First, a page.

So that's why it's really important that you have to be careful who and when you share information with but the last thing I want to say about that is if you know something and you're uncomfortable and you don't feel threatened, just go to the police department and file a report. Nobody has to know, keep it anonymous, and then if things get progressively worse, you could turn that report into something that can actually go and arrest that person but now you'll have documentation. I know nobody wants to do it but just filing a report can protect you, even if you never use it. So that's my advice for today as far as this goes. So I hope you guys will hear that advice.
Marcus Heart: (15:01)
That's good advice, John.
John C. Morley: (15:03)
I try to give some useless or useful information but I hope one thing, Marcus. I hope that the info I'm giving may get into somebody's ear either a parent or a child or a teen and just shake that person and wake them the heck up right before they do something because they're in this stage and the last thing I want to say about that is when you're in a relation don't think just because you're in a relationship that you're protected. You're not. That's when it's most vulnerable because you think you trust the person they're going to exploit you. So be careful out there. How many of you guys know about the E three gaming convention? They've announced that they're going to be online only again, following COVID 19 surges. One of the world's biggest gaming shows will now be virtual in 2022.
Marcus Heart: (16:03)
John C. Morley: (16:07)
This is just unbelievable and I want to make a quote from their team, "Due to the ongoing health risk surrounding COVID 19 and its potential impact on the safety of exhibitors and attendees, E three will not be held in person in 2022." The ESA commented in a statement to venture, "We are nonetheless excited about the future of E three and look forward to enhancing more details soon." So E three will miss a third straight year in person and E three is not an event that you want to attend virtually. It's just not the same experience.
Marcus Heart: (16:49)
I'm concerned about some of these events that drove a lot of people together. I'm concerned in wondering if it's going to start deteriorating some of these events down the road and not make people so excited about them anymore.
John C. Morley: (17:06)
I'm doing an event at the end of this month and being president in my chamber and I can say getting people to attend, it's not easy and they keep telling me, "Oh John, we're going to wait." I said, wait for what? "Well, we're going to wait." I said, "COVID is not going away." They say, "No but we're waiting for the surges." I'm like, "How long are we just going to keep waiting? You get to just make some of your own proactive." So I think this is a problem and I think it's more than a medical issue. I think it's a mental issue with people and a mindset. Not that COVID is not here and not that it's not important but I think we need to be resilient and we need to be protective but we need to not stop living life. I'm the first one to tell you that it's something very serious. Even the Omicron is serious. There are lots of doctors who say, "Oh, it's nothing." I know people that almost died from the Omicron. Now of course there are also different factors but I believe we need to take it seriously. I also believe we need to not be ready to kill somebody. I think there has to be a middle ground. That's what I think.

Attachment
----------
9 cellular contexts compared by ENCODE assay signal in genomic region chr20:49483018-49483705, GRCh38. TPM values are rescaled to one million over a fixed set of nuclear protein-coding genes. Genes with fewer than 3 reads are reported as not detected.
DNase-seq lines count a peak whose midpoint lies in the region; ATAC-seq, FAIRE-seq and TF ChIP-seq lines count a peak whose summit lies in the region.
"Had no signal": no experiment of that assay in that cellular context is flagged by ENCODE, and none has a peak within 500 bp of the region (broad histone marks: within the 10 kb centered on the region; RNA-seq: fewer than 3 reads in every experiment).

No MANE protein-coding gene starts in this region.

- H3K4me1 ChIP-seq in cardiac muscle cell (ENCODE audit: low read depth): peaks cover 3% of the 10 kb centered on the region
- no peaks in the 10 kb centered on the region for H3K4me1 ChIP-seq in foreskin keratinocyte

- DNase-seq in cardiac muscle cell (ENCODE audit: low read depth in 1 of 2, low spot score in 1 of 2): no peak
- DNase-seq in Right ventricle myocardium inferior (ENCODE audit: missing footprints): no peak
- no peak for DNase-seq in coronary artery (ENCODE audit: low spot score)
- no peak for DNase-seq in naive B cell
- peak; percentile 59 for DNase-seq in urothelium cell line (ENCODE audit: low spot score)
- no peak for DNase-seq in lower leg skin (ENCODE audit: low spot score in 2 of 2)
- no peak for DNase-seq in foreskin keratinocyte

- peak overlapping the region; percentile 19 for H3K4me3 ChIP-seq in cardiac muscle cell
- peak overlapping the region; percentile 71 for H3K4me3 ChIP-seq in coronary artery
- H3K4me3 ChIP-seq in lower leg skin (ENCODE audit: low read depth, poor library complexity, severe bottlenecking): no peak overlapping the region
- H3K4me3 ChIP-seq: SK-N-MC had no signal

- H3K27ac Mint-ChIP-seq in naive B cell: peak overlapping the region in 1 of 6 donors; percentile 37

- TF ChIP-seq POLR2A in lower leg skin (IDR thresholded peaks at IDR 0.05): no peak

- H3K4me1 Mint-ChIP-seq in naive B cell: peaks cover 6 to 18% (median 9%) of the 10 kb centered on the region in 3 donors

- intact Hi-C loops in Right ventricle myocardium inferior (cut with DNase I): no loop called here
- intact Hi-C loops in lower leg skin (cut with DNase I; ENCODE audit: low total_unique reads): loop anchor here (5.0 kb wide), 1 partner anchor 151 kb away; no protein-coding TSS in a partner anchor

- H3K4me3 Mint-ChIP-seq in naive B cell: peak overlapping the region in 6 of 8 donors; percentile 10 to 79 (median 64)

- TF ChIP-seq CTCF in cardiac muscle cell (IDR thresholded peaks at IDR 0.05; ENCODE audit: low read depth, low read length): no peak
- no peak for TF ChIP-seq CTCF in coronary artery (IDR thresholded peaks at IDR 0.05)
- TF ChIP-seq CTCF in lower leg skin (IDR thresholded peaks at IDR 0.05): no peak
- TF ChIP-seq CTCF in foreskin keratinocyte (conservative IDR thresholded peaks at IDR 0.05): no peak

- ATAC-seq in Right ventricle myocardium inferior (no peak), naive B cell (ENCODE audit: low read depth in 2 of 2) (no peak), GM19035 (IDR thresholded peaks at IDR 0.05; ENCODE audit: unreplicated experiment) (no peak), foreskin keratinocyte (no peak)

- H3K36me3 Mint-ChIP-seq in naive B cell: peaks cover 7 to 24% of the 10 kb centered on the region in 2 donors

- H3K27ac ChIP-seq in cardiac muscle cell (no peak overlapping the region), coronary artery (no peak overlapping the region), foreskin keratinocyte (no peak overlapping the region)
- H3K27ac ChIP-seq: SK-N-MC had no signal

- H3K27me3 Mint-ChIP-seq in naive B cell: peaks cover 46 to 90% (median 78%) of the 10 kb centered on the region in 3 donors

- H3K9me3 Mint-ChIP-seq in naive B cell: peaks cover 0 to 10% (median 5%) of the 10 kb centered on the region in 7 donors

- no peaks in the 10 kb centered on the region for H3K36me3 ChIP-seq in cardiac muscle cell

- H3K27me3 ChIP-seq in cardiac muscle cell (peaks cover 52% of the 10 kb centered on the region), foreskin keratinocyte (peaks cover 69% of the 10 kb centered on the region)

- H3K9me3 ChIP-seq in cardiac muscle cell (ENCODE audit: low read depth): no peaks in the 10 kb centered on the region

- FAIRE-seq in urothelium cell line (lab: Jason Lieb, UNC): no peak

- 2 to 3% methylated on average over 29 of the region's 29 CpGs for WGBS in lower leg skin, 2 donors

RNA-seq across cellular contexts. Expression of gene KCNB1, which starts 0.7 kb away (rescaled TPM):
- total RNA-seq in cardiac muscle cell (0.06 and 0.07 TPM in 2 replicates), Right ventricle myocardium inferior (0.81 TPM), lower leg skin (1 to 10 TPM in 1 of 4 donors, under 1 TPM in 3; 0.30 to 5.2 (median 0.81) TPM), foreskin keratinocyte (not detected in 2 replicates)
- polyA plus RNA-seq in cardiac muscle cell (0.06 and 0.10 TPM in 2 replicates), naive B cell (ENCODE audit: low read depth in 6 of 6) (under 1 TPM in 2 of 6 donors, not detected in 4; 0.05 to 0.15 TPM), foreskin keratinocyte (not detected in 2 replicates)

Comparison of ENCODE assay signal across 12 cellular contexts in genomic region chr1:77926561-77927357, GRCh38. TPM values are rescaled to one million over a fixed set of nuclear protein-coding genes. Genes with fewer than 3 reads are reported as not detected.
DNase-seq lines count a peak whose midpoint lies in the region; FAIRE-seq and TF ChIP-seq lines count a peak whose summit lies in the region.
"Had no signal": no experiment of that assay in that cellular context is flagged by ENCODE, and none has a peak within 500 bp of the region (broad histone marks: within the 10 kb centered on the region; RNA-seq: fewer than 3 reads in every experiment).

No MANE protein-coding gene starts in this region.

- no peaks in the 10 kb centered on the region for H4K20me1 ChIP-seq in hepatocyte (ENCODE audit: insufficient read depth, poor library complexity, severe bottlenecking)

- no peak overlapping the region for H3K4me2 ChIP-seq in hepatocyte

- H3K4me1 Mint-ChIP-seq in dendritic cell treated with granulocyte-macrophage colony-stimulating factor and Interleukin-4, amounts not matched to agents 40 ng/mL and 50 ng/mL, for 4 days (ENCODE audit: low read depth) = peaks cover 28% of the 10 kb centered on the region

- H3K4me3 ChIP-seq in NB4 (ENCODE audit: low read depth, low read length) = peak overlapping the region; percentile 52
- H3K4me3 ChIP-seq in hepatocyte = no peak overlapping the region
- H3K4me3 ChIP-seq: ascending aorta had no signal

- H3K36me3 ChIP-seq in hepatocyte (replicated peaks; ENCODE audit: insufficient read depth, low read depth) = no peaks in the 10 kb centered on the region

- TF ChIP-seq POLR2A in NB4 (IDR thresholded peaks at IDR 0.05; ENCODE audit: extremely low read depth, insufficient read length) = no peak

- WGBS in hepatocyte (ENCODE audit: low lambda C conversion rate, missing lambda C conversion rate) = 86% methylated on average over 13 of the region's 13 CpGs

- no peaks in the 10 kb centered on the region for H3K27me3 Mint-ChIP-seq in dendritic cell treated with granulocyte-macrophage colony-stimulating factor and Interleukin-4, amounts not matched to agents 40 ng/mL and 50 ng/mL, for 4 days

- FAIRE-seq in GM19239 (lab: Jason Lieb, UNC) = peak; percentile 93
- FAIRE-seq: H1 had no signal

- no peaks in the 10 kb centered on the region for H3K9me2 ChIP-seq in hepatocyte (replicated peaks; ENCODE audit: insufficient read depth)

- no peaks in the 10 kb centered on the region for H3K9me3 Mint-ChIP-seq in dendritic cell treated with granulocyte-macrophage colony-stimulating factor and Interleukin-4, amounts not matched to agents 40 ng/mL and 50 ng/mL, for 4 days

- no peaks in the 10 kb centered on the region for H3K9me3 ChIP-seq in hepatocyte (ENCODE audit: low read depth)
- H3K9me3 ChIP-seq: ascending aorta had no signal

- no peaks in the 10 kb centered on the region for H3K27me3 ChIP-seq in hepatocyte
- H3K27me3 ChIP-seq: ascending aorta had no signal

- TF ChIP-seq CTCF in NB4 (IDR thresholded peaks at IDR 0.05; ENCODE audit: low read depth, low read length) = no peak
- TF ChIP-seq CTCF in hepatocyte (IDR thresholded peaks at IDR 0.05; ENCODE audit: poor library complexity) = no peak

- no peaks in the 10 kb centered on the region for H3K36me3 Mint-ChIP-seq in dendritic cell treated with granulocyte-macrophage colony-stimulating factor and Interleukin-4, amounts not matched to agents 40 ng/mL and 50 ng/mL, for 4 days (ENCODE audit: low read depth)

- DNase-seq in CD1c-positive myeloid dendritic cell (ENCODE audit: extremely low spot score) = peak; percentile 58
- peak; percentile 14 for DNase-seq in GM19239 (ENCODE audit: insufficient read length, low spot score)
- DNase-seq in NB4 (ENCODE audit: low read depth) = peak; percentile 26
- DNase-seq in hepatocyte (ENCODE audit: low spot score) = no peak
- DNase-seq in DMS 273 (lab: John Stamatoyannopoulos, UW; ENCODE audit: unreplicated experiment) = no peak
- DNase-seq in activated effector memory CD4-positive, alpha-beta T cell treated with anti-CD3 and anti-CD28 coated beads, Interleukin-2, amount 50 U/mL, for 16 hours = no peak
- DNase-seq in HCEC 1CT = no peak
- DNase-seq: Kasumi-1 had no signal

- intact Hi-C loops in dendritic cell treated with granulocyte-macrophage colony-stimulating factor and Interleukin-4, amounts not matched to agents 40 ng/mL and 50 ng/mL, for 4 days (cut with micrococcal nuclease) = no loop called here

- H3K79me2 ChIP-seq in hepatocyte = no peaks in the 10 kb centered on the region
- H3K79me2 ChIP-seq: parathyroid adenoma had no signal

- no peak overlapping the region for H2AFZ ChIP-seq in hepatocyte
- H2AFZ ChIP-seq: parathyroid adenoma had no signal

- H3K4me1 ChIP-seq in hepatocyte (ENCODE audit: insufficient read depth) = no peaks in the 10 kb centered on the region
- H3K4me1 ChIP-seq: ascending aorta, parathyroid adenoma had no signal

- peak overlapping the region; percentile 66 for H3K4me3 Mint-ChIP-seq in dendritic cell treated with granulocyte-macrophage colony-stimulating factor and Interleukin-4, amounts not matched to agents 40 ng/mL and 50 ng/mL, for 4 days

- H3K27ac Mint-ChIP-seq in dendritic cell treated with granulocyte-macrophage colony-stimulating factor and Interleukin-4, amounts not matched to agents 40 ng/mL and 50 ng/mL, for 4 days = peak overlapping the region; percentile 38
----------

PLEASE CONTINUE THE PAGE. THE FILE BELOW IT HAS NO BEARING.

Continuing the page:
Marcus Heart: (18:24)
John C. Morley: (18:27)
Speaking about a friend's Facebook they're back up again. The news on Facebook was flooded with over 650,000 posts attacking the election before the January 6th riot.
Marcus Heart: (18:45)
Just how many more alleged claims do they need against them? Before our government just take more action against business companies.
John C. Morley: (18:58)
The post went up at a clip of more than 10,000 a day, on election day on November 3rd and the day of the capital riot. I just don't know when enough is going to be enough.
Marcus Heart: (19:23)
It seems like we are finding out more and more why they want to change their name so badly.
John C. Morley: (19:29)
In all due respect, I think that their corporate practices are a bit questionable.
Marcus Heart: (19:42)
John C. Morley: (19:45)
And we all know the advertising on these platforms. It's changed, Marcus. It's not as effective as it used to be.
John C. Morley: (19:55)
So I think this is why Facebook wants to do it. We've been hearing about this for years. They want to build that Metaverse and I don't think they're going to be the first ones to do it. Metaverse we've talked about this before that whole kind of virtual world where you rent buildings and everything online. You rent resources and you do it all from your house. They want to make that's what Metaverse is. It's a virtual world that you pay to be in. Think of it as the virtual reality of gaming but now we add the virtual reality of a real world into a business environment. They're already adding the ability that people can go to doctors virtually and make that part of a Meta world. I just see this as being scary, personal information that could transpire. It could be a real mess.
Marcus Heart: (20:50)
Especially if it's coming from the brainchild of Mark Zuckerberg, I just can't trust this guy.
John C. Morley: (20:56)
I can't trust the whole company further than I can throw them. It's not nice to say but all these companies, even the one that starts with an A I don't trust any of them. The one company announced just the other day that they're only going to be giving sick pay for COVID for one week. I mean, who the heck does that?
Marcus Heart: (21:19)
John C. Morley: (21:22)